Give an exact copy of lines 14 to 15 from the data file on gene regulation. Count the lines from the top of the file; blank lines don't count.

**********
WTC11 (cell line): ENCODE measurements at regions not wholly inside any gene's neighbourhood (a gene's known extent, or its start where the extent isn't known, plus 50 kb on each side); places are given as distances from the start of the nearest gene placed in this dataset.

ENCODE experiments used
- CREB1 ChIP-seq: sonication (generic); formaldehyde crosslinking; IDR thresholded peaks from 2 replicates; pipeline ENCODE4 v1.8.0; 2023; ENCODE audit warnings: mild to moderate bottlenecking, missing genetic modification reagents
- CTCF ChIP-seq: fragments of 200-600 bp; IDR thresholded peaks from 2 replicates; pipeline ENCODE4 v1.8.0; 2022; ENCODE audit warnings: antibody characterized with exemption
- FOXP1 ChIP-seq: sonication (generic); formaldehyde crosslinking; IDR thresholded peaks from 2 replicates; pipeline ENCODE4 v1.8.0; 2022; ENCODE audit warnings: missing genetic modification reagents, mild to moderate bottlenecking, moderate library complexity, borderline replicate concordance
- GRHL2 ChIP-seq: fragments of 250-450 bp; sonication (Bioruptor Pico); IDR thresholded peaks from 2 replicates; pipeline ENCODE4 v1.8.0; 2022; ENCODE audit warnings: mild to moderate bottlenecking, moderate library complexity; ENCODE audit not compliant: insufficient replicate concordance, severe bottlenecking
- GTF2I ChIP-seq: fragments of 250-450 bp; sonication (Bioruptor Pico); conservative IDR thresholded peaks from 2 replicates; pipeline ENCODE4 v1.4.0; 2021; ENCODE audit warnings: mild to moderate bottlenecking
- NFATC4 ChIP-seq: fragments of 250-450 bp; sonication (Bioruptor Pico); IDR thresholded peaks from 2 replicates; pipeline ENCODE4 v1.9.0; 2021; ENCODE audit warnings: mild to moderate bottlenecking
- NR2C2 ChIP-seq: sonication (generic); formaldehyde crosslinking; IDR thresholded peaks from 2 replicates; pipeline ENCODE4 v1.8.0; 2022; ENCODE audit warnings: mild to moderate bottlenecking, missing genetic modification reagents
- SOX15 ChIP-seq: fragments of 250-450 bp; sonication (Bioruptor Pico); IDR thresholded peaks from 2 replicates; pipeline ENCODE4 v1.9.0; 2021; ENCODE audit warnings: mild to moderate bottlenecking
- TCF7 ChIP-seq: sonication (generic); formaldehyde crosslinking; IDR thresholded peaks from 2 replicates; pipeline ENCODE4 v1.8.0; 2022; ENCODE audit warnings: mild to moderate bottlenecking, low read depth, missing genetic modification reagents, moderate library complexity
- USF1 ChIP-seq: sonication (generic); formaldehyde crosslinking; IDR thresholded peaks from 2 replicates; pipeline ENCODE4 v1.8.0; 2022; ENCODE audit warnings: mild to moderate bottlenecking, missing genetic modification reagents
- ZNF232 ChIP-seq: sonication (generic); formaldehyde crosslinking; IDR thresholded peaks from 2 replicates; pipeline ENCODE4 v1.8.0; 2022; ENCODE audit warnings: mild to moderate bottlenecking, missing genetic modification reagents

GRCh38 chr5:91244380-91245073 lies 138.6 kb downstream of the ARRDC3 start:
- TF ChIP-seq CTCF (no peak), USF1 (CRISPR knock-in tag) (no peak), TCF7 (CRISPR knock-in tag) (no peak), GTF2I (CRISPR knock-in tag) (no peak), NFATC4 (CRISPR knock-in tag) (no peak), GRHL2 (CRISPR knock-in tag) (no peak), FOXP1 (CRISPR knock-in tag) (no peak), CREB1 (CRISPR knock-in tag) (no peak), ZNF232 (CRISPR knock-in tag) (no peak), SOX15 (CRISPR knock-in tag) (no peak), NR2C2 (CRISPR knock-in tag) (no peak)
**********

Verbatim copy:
GRCh38 chr5:91244380-91245073 lies 138.6 kb downstream of the ARRDC3 start:
- TF ChIP-seq CTCF (no peak), USF1 (CRISPR knock-in tag) (no peak), TCF7 (CRISPR knock-in tag) (no peak), GTF2I (CRISPR knock-in tag) (no peak), NFATC4 (CRISPR knock-in tag) (no peak), GRHL2 (CRISPR knock-in tag) (no peak), FOXP1 (CRISPR knock-in tag) (no peak), CREB1 (CRISPR knock-in tag) (no peak), ZNF232 (CRISPR knock-in tag) (no peak), SOX15 (CRISPR knock-in tag) (no peak), NR2C2 (CRISPR knock-in tag) (no peak)